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The Politics of International Organisation - ARTS2812

Course Outline: Contact School
Campus: Kensington Campus
Career: Undergraduate
Units of Credit: 6
EFTSL: 0.12500 (more info)
Indicative Contact Hours per Week: 3
Enrolment Requirements:
Prerequisite: 30 units of credit at Level 1
Equivalent: INST2012, INST2301, POLS2039
CSS Contribution Charge:Band 1 (more info)
Further Information: See Class Timetable
Available for General Education: Yes (more info)


Subject Area: International Relations
This course can also be studied in the following specialisation: Politics

This course builds on general themes in politics and International Relations (IR) to provide a comprehensive introduction to and examination of the historical development, modes of organisation and contemporary form of the international system. This requires both theoretical and practical analysis of formal institutions and their legal/institutional mandates (such as the United Nations, the International Monetary Fund, the World Bank, the World Trade Organisation, and so on), as well as analysis of the ways in which the contemporary international system embodies certain modes of organisation. These are the (formal and informal) processes and practices whereby international actors (governmental, private, non-governmental and/or civil society-based) follow, adapt and/or contest the rules, procedures and frameworks of cooperation in the international system. In particular, this course seeks to survey and understand the governance of human security by paying close attention to the ways in which particular ‘regimes’ are organised internationally, including the global economy and globalisation, international security and intervention (humanitarian and otherwise), aid and development, regionalism and the environment.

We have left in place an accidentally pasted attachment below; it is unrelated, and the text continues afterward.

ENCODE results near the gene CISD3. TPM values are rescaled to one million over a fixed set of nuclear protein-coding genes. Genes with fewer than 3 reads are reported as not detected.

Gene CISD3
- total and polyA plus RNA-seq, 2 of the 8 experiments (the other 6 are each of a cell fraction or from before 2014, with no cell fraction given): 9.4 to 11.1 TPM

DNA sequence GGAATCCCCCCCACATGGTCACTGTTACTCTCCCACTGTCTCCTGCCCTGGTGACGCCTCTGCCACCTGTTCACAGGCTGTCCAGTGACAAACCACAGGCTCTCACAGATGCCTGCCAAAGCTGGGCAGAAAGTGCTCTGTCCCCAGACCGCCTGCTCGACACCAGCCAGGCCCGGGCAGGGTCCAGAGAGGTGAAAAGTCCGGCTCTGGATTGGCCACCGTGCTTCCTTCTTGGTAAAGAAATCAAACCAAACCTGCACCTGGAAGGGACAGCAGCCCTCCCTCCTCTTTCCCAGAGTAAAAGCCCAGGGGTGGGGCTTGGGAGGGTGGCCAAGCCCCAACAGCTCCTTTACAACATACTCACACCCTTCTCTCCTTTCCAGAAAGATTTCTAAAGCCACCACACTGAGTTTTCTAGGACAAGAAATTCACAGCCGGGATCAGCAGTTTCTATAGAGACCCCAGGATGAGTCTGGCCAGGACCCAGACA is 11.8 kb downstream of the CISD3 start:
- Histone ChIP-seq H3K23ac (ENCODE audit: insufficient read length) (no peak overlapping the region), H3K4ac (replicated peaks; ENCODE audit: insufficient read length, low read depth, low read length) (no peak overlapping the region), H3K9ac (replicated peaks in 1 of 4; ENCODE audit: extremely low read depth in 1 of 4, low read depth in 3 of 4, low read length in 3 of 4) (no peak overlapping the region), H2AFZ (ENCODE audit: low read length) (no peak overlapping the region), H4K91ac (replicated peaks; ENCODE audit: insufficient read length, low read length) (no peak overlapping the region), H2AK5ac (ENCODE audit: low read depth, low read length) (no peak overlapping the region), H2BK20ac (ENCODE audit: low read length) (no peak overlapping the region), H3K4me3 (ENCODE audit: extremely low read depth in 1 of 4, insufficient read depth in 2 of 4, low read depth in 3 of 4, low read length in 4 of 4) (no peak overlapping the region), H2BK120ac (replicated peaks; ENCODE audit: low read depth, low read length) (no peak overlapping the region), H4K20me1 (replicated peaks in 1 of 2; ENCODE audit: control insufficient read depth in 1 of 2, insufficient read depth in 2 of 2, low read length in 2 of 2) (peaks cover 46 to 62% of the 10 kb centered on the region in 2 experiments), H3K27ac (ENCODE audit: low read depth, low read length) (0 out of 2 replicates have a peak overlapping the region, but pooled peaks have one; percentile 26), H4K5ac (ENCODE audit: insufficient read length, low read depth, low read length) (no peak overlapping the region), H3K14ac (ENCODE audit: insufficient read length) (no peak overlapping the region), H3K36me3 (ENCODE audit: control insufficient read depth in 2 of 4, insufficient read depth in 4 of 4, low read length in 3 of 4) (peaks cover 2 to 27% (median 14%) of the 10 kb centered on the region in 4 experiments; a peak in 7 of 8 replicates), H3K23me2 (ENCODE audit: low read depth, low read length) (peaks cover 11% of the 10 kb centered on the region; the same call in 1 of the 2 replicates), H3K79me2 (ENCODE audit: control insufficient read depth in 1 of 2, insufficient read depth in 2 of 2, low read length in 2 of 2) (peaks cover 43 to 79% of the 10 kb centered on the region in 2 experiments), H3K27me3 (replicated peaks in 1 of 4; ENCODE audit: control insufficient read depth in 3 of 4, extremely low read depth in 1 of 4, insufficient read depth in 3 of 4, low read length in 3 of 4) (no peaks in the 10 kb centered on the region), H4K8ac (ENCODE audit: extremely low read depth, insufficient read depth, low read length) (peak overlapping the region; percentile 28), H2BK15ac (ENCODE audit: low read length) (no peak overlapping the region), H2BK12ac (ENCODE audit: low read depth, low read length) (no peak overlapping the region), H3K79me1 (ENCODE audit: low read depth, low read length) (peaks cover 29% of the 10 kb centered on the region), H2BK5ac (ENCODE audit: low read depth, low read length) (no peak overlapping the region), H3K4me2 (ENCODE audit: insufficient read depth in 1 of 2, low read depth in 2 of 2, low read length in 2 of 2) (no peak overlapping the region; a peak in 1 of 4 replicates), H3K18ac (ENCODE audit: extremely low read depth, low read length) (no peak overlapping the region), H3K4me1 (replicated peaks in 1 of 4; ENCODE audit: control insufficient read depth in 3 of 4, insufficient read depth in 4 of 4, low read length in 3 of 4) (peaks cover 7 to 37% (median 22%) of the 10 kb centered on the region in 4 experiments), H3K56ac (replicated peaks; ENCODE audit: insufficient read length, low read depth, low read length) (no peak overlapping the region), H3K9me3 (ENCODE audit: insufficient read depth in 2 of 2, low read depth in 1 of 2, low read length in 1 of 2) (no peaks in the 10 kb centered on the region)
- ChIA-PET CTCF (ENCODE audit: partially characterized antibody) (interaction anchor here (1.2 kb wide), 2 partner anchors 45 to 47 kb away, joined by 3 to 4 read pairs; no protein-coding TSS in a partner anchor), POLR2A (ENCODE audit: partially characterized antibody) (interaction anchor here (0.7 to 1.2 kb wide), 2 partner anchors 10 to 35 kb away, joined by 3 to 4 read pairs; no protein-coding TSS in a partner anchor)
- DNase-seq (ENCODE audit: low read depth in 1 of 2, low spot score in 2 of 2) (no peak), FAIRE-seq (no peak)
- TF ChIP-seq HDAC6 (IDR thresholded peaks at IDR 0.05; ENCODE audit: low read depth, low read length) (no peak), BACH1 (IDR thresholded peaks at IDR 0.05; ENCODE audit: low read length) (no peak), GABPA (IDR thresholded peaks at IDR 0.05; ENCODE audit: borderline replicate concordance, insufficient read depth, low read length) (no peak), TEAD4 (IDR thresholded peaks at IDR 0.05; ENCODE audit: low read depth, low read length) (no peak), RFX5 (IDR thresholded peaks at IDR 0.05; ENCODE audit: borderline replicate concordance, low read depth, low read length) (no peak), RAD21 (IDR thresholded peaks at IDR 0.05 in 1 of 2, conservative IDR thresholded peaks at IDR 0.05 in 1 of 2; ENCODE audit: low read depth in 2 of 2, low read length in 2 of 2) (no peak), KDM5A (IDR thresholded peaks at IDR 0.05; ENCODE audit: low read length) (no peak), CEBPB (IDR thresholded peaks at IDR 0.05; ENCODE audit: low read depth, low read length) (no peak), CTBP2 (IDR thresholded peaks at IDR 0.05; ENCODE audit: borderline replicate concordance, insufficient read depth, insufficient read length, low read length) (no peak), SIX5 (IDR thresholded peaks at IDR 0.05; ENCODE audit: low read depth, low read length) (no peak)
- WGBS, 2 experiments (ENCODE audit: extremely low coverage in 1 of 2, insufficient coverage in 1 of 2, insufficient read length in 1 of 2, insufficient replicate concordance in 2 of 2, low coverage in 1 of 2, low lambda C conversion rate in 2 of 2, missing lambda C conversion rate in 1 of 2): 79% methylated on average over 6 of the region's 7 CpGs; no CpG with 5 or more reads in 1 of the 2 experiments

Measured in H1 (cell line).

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© The University of New South Wales (CRICOS Provider No.: 00098G), 2004-2011. The information contained in this Handbook is indicative only. While every effort is made to keep this information up-to-date, the University reserves the right to discontinue or vary arrangements, programs and courses at any time without notice and at its discretion. While the University will try to avoid or minimise any inconvenience, changes may also be made to programs, courses and staff after enrolment. The University may also set limits on the number of students in a course.